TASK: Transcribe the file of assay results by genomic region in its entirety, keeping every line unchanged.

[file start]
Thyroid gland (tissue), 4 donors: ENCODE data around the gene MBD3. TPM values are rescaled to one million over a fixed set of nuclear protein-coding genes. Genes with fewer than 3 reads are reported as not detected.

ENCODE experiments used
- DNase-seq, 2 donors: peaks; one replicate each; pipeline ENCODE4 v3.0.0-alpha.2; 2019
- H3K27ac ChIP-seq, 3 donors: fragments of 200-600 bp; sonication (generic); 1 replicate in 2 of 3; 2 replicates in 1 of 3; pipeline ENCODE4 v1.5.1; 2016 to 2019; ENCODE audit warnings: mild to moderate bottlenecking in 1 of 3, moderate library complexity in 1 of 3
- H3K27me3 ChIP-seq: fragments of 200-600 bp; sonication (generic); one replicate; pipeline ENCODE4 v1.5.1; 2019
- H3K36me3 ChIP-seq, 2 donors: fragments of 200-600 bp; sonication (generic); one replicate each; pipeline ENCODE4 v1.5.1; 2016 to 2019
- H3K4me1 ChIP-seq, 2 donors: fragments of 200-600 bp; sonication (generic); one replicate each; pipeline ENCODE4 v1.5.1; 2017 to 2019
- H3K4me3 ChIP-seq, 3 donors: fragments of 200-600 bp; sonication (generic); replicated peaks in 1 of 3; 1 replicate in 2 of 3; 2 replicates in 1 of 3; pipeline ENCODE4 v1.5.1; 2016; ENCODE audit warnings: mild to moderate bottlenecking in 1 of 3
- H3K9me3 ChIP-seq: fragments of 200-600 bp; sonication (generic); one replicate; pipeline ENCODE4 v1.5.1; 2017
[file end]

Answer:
Thyroid gland (tissue), 4 donors: ENCODE data around the gene MBD3. TPM values are rescaled to one million over a fixed set of nuclear protein-coding genes. Genes with fewer than 3 reads are reported as not detected.

ENCODE experiments used
- DNase-seq, 2 donors: peaks; one replicate each; pipeline ENCODE4 v3.0.0-alpha.2; 2019
- H3K27ac ChIP-seq, 3 donors: fragments of 200-600 bp; sonication (generic); 1 replicate in 2 of 3; 2 replicates in 1 of 3; pipeline ENCODE4 v1.5.1; 2016 to 2019; ENCODE audit warnings: mild to moderate bottlenecking in 1 of 3, moderate library complexity in 1 of 3
- H3K27me3 ChIP-seq: fragments of 200-600 bp; sonication (generic); one replicate; pipeline ENCODE4 v1.5.1; 2019
- H3K36me3 ChIP-seq, 2 donors: fragments of 200-600 bp; sonication (generic); one replicate each; pipeline ENCODE4 v1.5.1; 2016 to 2019
- H3K4me1 ChIP-seq, 2 donors: fragments of 200-600 bp; sonication (generic); one replicate each; pipeline ENCODE4 v1.5.1; 2017 to 2019
- H3K4me3 ChIP-seq, 3 donors: fragments of 200-600 bp; sonication (generic); replicated peaks in 1 of 3; 1 replicate in 2 of 3; 2 replicates in 1 of 3; pipeline ENCODE4 v1.5.1; 2016; ENCODE audit warnings: mild to moderate bottlenecking in 1 of 3
- H3K9me3 ChIP-seq: fragments of 200-600 bp; sonication (generic); one replicate; pipeline ENCODE4 v1.5.1; 2017